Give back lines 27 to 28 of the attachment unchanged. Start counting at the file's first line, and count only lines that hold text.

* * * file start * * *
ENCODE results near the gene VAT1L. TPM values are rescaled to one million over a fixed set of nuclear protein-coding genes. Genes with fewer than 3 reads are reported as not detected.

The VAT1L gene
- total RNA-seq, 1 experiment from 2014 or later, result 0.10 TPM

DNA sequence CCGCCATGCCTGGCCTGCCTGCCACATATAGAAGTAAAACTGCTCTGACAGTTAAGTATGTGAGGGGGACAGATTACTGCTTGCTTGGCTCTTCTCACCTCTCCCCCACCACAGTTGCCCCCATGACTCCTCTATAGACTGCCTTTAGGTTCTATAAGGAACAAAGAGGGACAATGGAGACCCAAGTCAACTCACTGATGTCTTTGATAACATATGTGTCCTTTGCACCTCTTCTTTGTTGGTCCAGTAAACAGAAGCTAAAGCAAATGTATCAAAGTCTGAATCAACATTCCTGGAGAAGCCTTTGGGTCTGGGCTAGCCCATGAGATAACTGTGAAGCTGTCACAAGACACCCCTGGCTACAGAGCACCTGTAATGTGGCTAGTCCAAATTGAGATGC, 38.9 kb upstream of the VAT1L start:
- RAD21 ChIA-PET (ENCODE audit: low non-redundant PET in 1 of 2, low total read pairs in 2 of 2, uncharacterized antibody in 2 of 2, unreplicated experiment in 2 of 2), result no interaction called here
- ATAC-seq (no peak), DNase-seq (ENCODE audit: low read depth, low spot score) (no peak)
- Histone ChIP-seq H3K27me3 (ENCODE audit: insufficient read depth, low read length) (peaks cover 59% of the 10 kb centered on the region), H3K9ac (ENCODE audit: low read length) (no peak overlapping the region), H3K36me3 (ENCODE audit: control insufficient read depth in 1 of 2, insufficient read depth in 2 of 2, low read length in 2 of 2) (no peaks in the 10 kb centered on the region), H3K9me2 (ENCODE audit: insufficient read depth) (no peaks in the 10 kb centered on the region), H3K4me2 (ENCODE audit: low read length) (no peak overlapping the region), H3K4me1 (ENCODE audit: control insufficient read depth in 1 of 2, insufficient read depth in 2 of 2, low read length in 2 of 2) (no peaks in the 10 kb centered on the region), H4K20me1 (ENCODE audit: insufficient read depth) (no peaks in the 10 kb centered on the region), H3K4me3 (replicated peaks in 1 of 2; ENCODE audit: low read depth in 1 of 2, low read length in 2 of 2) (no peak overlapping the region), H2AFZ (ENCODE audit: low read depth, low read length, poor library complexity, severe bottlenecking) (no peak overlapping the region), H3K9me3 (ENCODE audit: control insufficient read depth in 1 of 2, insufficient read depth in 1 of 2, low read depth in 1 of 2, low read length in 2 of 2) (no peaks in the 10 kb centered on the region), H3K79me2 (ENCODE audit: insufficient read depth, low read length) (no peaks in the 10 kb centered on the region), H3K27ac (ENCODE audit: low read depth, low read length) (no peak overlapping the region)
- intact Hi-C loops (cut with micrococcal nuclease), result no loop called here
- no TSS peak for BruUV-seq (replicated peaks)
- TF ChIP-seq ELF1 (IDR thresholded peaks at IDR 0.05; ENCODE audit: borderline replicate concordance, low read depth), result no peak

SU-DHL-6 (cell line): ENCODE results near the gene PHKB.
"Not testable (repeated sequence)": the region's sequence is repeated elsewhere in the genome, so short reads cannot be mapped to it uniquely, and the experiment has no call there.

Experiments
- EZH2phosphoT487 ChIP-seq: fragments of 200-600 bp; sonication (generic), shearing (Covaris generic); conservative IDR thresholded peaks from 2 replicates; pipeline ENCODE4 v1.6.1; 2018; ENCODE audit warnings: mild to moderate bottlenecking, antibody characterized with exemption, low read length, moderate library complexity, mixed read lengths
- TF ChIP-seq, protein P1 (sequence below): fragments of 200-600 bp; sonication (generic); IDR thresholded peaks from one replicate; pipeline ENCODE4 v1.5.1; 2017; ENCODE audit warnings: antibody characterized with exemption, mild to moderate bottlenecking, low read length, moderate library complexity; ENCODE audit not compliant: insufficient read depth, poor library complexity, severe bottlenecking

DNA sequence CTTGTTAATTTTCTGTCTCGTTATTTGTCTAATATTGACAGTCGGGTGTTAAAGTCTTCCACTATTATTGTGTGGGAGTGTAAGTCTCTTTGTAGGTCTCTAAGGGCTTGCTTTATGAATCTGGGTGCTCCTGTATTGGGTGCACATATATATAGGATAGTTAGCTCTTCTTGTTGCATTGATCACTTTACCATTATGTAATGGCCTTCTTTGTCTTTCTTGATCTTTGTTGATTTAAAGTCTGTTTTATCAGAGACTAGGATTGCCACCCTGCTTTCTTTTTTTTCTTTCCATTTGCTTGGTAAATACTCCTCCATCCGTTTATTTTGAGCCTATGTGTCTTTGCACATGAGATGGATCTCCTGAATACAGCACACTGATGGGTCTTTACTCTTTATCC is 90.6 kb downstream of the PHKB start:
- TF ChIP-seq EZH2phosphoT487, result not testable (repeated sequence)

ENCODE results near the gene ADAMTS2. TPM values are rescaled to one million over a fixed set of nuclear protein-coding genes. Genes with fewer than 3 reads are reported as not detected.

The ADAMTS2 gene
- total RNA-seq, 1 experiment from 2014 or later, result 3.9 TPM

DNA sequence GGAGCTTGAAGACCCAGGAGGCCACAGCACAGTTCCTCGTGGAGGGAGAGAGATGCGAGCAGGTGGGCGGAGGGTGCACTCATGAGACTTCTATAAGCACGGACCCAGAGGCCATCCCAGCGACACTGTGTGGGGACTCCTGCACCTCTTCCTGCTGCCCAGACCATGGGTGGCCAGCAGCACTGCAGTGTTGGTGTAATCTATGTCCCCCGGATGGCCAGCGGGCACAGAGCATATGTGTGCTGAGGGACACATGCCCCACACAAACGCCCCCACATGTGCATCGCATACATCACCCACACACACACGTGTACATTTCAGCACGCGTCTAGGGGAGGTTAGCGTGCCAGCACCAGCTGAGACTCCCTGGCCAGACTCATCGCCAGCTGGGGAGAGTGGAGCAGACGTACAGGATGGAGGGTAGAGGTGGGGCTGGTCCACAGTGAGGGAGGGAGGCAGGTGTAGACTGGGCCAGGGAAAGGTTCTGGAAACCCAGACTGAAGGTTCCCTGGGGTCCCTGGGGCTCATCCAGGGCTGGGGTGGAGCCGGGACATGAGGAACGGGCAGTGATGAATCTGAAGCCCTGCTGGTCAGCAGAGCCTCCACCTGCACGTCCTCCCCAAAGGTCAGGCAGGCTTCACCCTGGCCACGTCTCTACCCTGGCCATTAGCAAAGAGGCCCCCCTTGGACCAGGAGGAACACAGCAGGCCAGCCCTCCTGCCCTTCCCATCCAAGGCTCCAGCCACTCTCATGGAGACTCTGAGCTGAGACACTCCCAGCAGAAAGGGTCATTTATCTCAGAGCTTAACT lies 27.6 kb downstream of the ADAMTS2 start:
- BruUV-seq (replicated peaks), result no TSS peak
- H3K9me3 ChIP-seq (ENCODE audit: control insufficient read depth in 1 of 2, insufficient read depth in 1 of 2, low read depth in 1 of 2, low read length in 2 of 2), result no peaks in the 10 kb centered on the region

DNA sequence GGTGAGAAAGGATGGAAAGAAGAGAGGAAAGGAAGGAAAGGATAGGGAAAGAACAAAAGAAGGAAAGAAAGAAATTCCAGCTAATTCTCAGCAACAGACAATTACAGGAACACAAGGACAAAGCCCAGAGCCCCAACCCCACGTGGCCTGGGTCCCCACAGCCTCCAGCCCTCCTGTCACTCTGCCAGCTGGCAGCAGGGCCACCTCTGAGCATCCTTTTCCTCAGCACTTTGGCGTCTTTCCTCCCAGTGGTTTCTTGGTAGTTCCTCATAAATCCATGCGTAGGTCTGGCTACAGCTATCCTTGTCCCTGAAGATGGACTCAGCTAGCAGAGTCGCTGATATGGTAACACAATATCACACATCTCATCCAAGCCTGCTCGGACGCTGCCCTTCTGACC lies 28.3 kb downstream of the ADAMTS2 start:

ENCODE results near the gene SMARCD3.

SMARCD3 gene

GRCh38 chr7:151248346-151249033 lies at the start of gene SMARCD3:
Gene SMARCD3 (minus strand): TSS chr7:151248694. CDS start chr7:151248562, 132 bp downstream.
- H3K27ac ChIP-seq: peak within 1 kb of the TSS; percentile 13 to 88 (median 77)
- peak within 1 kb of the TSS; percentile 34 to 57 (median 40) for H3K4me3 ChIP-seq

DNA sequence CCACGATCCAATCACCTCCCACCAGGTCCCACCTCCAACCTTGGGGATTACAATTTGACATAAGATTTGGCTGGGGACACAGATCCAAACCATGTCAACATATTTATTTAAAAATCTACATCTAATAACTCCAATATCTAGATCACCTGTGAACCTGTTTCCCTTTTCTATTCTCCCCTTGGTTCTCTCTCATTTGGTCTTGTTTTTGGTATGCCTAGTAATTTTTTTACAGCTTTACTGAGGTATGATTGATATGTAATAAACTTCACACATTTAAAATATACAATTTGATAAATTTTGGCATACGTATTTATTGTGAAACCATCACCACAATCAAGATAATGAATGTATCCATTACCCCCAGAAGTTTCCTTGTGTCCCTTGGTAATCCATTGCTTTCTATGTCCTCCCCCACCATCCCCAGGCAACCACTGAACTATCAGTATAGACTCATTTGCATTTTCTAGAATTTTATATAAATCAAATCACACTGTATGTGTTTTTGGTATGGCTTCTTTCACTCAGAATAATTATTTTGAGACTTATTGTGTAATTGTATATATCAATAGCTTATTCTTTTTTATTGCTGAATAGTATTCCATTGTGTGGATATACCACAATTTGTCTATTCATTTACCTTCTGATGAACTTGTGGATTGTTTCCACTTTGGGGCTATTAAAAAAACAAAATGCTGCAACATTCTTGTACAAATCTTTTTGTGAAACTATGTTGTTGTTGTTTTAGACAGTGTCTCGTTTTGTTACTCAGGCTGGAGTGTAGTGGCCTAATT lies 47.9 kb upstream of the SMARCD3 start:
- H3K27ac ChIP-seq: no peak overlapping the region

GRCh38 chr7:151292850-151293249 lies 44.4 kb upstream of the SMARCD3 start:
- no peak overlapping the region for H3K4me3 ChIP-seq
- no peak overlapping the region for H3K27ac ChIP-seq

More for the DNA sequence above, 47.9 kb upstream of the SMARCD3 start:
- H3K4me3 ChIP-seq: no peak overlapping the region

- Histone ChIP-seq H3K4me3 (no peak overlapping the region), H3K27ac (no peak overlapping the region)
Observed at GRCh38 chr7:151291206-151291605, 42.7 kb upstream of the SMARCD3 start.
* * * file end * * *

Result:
GRCh38 chr7:151248346-151249033 lies at the start of gene SMARCD3:
Gene SMARCD3 (minus strand): TSS chr7:151248694. CDS start chr7:151248562, 132 bp downstream.